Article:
Bob Bland: Angels herald Savior’s birth

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It began as an evening not unlike any other. The sky had turned crimson red as the sun descended into the distant horizon. In the valley below, oil lamps flickered in the windows of Bethlehem as families began their evening rituals.

The sheep were bedded down in the fold, which we had hewn out of rocks and topped with brush. We each had a shift throughout the night to keep watch over the flock. My shift was the first watch of the night.

The campfire was now a shrunken mound of red embers. The others had unpacked their bed rolls and settled in for the night. I had wedged myself across the opening of the fold where, as watchman, I could easily spot any predator that might try to invade the enclosure.

As I stared into the night sky saturated with stars, I thought about David, a shepherd like me, possibly sitting in this same place and gazing up at the same stars. I thought about the Psalms he composed as he kept watch over his sheep: “The Lord is my Shepherd. ...”

As I recalled the Psalms of the shepherd king, my eye suddenly caught something unusual — a glow of light in the distance. At first I did not give it much thought — maybe someone from the village bringing news.

But the light grew brighter as it inched closer to our camp. Fearing the worst, I jumped to my feet, grabbing my staff at the same time. My heart was now racing; I yelled to awaken the others, unsure of the threat that was approaching.

I could see the outline of a man, but a bright light encircled him, making it impossible to discern anything other than his face. As he neared the edge of our camp, we all stood frozen, terrified at what we were seeing. Then he spoke in a clear voice, “Do not be afraid.”

I raised my staff, ready to strike if he got within range.

He spoke again: “Do not be afraid, for I bring you good news of great joy that will be for all the people.”

The sheep were now milling about in the fold, sensing the danger from an unfamiliar voice.

He walked farther into our camp, speaking in a reassuring voice: “Today in the town of David a Savior has been born to you.”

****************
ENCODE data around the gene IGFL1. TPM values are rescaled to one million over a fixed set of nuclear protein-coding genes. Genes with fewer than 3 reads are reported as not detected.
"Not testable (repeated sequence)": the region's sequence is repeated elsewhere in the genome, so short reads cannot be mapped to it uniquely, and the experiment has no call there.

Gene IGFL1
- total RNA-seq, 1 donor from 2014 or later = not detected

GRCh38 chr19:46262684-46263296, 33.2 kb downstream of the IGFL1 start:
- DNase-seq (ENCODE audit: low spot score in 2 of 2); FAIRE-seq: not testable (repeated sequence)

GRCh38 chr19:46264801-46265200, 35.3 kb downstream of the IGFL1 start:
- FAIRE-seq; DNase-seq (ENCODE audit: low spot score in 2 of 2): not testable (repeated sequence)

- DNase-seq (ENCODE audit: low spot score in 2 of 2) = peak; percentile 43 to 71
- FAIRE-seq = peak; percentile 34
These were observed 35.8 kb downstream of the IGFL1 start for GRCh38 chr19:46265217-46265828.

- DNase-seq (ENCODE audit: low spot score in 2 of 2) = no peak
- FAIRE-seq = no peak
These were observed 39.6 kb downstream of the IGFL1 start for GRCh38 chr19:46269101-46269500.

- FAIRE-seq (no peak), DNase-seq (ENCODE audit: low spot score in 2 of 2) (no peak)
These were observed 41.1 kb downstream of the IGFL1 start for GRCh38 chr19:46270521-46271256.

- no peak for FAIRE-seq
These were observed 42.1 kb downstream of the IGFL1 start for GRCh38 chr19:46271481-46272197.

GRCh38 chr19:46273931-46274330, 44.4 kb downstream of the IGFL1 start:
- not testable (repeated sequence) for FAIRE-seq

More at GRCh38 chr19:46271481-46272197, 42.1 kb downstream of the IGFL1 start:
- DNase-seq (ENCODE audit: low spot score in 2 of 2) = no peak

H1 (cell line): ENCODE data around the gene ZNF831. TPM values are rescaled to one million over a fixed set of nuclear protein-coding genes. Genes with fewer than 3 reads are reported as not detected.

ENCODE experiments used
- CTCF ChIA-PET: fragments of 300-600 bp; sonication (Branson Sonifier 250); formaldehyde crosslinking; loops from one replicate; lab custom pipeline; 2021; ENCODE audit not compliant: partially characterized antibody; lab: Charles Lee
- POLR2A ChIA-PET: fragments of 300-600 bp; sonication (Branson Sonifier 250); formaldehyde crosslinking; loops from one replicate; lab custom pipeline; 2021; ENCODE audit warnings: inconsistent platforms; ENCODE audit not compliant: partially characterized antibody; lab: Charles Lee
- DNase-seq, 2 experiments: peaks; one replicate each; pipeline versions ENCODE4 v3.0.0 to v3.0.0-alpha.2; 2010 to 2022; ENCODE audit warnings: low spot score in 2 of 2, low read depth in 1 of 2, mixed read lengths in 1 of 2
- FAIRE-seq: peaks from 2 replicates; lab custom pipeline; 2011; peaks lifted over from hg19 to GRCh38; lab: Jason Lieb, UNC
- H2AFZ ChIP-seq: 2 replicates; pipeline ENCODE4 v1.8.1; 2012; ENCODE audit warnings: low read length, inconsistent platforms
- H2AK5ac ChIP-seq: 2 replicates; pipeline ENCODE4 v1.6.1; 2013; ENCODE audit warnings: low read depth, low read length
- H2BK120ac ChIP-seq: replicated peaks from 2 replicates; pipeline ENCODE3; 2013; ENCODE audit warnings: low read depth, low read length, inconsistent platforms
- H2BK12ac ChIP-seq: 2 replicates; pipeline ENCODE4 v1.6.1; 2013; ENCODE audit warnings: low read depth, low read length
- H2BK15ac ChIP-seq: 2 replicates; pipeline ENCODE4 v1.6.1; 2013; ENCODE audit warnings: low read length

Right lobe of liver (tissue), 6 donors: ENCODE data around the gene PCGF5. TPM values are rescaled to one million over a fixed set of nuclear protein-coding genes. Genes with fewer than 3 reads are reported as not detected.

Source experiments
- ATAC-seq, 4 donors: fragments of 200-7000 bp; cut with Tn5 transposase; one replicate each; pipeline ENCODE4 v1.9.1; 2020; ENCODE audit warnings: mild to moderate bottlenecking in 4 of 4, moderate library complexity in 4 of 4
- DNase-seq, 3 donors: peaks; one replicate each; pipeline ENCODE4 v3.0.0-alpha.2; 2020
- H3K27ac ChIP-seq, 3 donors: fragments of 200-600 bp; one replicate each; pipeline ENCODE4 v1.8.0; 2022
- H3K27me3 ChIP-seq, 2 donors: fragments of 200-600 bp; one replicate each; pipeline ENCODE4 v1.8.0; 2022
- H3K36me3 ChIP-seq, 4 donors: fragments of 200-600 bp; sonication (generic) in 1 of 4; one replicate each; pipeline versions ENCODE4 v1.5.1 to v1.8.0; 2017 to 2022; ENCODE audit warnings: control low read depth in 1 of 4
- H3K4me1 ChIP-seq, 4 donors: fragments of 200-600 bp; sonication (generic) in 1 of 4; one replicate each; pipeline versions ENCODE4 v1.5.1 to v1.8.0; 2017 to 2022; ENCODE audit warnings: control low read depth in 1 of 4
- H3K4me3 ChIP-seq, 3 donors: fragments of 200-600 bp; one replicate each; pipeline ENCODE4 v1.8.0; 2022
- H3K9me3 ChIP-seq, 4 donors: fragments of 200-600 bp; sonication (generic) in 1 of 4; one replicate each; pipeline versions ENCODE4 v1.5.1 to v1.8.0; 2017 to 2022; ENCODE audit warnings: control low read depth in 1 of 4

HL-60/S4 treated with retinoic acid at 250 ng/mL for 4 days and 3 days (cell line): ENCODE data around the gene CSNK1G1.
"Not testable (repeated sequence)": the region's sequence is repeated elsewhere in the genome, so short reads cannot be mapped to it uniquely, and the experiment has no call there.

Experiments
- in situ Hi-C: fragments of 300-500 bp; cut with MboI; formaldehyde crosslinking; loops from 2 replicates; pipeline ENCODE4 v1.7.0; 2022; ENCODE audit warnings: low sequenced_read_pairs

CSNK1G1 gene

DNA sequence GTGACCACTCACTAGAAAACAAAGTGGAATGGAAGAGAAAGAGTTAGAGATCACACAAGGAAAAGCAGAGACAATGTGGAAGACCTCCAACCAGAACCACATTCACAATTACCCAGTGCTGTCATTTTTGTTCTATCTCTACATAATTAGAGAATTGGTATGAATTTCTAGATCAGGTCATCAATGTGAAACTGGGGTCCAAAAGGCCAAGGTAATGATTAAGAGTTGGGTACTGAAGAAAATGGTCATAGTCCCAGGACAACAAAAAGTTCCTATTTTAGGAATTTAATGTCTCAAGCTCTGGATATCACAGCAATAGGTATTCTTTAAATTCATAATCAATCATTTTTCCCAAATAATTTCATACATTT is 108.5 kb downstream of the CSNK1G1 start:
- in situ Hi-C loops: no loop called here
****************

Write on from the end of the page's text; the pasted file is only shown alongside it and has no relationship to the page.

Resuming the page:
We could hardly believe what we were hearing — a Savior? Why would this stranger be telling us this news? We are just shepherds.

“He is the Messiah, the Lord.”

The Messiah, the promised deliverer of Israel? Born in Bethlehem? Could it be?  No, surely not? We stood speechless, trying to comprehend what we were hearing.

Then the stranger invited us to go see for ourselves: “You will find a baby wrapped in cloths and lying in a manger.”

As we stood staring at this messenger, others emerged out of the darkness, completely encircling our camp. I looked heavenward; the night sky was now aglow with hundreds of these beings. Then without any prompting, they began singing:

“Glory to God in the highest,

and on earth peace to men

on whom his favor rests.”

We stood for a long time, awestruck by the majestic sights and sounds.

Then just as discretely as they had come, the chorus of messengers slipped into the night sky, their voices fading into the stillness. For several moments we stood in silence, trying to decide if what we had seen was real. We finally looked at each other, not uttering a word; we knew that we had to go into the village to see for ourselves if what we were told was true.

One in our group remained behind to watch the sheep. I and the others, however, hurried down the hillside and into the night. As we arrived inside the village, all was still. Only an occasional lamp flickered faintly in the night as we walked by opened windows.

But then in the distance, near the edge of the village, we could see a lantern glowing near the opening to a stable. As we approached, I called out to a young man standing near the entrance. A woman was lying nearby, asleep on a makeshift bed of straw. A camel and a donkey stood as sentries.

Then we saw the manger, and I asked the young father if we could look inside. He nodded approvingly.

There in the manger, just as we had been told, a newborn baby slept.

Now I knew for certain: The nighttime visitor was an angel, and the lights in the sky were an angelic chorus sent by God to herald the arrival of the Messiah. 

We had come on faith to see if the angelic message was true. We left as the first witnesses to God’s miraculous re-entry into this world. Indeed, the Lord had come.

As the angel invited us to see for ourselves, so, too, are all people everywhere invited today to look into the manger to see for themselves that a Savior has been born.

BOB BLAND is a resident of Denton.


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